A neuroma is an enlarged, benign growth of nerves, most commonly between the third and fourth toes. Neuromas are caused by tissue rubbing against and subsequently irritating the nerves in the area. Pressure from poorly fitting shoes, as with many other foot-related conditions, can also lead to this condition. Another possible cause is an abnormal bone structure.
The underlying cause of this problem is normally related to instability at the front of the foot, resulting in painful nerve compression. The nerve experiences repetitive micro trauma that causes it to become initially inflamed and over time can lead to the chronic trapping of scar tissue within the nerve as the body works feverishly to heal the area. The pain starts gradually and can become debilitating especially in those patients who have to lift and squat.
Symptoms may include sensations of thickness, burning, numbness, tingling, and/or pain in the ball of the foot. Treatments typically involve wearing corrective shoes or orthotics and/or cortisone injections. In severe cases, surgical removal of the growth may be necessary. In cases where surgery is indicated, recovery time is based on a host of factors. Most significant is the severity of the neuroma.
Morton's neuroma is a thickening of tissues around the nerve that leads to the toes. The condition usually develops between the third and fourth toes in response to irritation, such as that caused by wearing high-heeled or narrow shoes, or from various sorts of trauma. Symptoms may include a burning pain that radiates from the ball of the foot to the toes or numbness in the toes. Conservative treatments usually resolve the pain or progressions of the condition, and range from wearing roomier, lower-heeled footwear or using orthotics to reduce the pressure on the nerve, to injections of cortosteroid medication to reduce swelling and inflammation.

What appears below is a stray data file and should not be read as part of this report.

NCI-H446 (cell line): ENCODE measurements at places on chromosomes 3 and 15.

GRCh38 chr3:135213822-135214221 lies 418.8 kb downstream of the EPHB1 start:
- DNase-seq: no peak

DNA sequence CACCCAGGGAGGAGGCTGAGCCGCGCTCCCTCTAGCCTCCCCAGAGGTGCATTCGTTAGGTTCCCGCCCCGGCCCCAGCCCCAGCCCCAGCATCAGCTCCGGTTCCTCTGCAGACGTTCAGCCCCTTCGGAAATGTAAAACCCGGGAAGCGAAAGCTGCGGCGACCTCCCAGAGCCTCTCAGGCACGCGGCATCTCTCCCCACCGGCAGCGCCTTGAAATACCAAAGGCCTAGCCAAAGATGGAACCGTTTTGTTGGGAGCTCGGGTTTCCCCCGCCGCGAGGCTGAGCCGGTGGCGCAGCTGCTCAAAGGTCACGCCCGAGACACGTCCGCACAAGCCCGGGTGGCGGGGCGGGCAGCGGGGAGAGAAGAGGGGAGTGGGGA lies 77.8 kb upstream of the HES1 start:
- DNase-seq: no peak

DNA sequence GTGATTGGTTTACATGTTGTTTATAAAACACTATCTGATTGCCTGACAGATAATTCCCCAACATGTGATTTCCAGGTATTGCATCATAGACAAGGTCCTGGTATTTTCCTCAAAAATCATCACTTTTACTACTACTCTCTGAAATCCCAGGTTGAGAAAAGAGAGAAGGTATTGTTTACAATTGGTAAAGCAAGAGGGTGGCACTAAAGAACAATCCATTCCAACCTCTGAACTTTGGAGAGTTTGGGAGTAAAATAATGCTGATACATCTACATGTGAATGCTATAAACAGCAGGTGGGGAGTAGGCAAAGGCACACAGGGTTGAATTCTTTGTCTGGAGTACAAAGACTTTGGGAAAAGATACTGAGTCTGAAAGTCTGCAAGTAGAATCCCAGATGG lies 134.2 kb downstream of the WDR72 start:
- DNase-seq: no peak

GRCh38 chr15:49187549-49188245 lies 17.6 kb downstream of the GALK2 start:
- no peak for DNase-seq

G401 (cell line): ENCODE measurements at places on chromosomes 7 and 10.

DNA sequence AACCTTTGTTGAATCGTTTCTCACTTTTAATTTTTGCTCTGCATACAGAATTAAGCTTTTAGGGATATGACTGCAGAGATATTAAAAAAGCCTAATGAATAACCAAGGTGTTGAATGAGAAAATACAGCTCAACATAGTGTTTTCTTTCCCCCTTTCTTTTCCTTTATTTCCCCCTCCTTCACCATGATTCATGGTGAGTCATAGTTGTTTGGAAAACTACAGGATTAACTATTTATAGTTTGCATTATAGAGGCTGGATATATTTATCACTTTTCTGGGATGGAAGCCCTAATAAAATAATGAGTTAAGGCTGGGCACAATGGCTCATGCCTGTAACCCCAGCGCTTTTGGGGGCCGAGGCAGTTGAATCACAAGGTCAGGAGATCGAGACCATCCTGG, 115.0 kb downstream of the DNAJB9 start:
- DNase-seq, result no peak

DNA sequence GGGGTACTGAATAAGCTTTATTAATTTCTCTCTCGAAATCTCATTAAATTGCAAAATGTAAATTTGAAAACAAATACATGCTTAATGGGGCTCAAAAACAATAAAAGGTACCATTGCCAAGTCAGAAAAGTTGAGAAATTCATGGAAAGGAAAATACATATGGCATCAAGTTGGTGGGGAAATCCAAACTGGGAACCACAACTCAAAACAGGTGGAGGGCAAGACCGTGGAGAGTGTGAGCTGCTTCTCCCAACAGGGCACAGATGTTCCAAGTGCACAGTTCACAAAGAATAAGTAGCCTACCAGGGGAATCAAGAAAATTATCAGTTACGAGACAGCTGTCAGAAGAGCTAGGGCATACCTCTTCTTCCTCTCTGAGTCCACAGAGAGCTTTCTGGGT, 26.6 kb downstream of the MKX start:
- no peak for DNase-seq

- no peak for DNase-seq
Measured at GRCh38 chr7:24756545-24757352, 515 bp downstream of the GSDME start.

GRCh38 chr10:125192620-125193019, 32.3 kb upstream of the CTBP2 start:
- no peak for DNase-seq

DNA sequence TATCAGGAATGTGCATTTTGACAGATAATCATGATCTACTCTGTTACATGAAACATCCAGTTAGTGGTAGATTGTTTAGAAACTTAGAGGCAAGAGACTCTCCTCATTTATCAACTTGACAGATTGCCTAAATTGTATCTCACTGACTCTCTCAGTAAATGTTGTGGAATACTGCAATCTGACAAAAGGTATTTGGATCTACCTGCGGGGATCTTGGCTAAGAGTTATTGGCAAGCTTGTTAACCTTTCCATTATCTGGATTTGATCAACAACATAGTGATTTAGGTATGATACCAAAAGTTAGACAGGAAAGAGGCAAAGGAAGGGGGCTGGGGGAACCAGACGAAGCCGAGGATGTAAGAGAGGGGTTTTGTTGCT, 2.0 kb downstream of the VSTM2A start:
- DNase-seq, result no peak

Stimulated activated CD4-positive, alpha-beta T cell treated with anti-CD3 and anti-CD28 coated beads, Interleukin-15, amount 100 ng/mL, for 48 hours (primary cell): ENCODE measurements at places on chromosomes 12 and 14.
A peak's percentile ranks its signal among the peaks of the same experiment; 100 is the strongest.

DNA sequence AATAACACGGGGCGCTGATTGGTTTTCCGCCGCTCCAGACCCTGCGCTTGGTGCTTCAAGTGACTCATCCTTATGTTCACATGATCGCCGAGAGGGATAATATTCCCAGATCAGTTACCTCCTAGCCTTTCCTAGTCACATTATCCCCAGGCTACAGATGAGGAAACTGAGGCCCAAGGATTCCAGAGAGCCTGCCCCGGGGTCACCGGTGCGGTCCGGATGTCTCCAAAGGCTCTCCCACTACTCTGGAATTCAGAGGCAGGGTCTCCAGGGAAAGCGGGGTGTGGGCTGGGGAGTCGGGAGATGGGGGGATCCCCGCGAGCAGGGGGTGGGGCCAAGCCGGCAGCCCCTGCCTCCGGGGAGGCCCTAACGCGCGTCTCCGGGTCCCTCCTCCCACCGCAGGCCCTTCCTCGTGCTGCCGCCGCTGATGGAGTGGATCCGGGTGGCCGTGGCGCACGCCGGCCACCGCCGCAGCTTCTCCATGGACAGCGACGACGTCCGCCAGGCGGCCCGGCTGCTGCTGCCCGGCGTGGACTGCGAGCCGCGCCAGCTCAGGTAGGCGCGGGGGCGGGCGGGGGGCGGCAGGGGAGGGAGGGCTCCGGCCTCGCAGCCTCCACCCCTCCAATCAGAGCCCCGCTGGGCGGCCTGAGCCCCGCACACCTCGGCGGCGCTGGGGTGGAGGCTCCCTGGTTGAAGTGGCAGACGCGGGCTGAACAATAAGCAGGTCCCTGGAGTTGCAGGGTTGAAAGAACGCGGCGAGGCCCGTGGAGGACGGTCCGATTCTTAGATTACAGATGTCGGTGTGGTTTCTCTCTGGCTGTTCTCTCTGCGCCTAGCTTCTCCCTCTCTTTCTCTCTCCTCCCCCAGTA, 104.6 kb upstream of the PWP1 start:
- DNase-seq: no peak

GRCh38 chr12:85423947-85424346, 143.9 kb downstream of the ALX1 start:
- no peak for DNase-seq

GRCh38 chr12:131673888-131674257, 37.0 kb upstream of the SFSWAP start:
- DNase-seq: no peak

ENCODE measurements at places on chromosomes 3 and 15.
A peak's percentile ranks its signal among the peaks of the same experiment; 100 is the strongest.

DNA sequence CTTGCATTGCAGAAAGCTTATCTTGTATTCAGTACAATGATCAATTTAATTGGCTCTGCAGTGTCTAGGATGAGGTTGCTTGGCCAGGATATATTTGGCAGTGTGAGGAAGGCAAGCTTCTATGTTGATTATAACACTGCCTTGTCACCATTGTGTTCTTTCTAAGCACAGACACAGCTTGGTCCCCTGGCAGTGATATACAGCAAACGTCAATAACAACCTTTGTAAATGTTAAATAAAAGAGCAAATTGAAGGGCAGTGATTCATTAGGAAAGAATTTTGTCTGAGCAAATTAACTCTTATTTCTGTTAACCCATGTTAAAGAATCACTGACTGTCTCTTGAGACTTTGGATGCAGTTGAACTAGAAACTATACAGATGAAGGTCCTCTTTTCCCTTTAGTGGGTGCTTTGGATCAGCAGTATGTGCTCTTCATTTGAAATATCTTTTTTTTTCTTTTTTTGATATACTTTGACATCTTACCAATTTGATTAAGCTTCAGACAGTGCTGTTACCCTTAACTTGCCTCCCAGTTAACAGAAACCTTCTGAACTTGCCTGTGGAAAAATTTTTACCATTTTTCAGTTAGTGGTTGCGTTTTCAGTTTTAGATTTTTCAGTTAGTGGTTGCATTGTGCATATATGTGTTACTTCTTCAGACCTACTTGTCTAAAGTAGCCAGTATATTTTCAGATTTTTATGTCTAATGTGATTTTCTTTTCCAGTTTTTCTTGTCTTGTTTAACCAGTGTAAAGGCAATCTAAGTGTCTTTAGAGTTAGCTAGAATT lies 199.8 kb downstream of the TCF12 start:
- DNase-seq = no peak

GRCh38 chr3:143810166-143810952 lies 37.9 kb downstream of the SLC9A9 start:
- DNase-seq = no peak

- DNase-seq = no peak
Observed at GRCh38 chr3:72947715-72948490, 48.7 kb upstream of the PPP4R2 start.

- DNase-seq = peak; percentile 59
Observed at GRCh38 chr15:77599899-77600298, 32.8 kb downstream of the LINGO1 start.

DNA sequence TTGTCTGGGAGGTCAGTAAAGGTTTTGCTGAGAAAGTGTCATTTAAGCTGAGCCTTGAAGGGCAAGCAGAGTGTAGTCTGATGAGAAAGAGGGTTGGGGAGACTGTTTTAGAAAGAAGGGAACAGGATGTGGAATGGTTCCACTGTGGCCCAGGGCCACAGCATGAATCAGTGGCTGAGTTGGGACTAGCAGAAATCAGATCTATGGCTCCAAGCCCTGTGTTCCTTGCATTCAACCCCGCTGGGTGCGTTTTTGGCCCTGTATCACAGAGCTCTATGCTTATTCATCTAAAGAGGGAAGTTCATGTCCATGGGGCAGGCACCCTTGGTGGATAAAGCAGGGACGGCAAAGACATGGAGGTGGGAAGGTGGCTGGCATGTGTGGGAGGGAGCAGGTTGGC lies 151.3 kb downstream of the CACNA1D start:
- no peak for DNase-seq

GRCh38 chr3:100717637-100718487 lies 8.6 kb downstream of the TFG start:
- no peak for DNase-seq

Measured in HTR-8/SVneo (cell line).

Early diagnosis of neuroma tends to lead to better cure rates using conservative methods. However, when initial methods are ineffective, other procedures must be considered. Surgery is a last resort considered when other options have proven fruitless. After surgery, the recovery time is approximately two weeks, but some respond more quickly than others.
If you are experiencing symptoms of a neuroma or conditions that mimic it, you should call East Ocean Podiatry and schedule an appointment today. We will evaluate your condition and select the course of treatment that best fits. From your first visit to your last, we will guide you every step of the way to ensure a speedy recovery.